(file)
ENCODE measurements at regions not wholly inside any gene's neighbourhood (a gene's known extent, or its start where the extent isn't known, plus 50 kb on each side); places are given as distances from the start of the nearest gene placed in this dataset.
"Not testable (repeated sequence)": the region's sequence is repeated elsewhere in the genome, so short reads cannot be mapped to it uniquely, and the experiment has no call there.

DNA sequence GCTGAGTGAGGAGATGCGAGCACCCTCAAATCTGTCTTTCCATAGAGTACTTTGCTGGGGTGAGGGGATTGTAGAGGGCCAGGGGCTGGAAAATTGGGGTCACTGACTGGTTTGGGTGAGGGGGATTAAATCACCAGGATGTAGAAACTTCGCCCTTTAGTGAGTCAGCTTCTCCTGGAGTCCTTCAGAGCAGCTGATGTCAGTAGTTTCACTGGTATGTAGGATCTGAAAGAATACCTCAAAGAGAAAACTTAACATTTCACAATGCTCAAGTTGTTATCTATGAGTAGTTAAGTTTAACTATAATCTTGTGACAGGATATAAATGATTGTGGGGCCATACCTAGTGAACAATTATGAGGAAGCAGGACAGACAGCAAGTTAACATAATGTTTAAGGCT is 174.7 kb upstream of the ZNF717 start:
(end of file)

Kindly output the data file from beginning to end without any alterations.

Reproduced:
ENCODE measurements at regions not wholly inside any gene's neighbourhood (a gene's known extent, or its start where the extent isn't known, plus 50 kb on each side); places are given as distances from the start of the nearest gene placed in this dataset.
"Not testable (repeated sequence)": the region's sequence is repeated elsewhere in the genome, so short reads cannot be mapped to it uniquely, and the experiment has no call there.

DNA sequence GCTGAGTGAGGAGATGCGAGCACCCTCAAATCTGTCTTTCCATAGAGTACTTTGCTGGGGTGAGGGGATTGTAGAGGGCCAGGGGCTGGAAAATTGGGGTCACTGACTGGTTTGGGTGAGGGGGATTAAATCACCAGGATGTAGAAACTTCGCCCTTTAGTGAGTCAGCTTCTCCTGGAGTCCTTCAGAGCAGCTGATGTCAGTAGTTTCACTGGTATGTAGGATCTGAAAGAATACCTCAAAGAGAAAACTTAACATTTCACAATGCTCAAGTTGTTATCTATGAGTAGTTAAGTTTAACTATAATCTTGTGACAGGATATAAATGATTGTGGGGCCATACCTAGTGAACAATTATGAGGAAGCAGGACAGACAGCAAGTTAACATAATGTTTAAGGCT is 174.7 kb upstream of the ZNF717 start: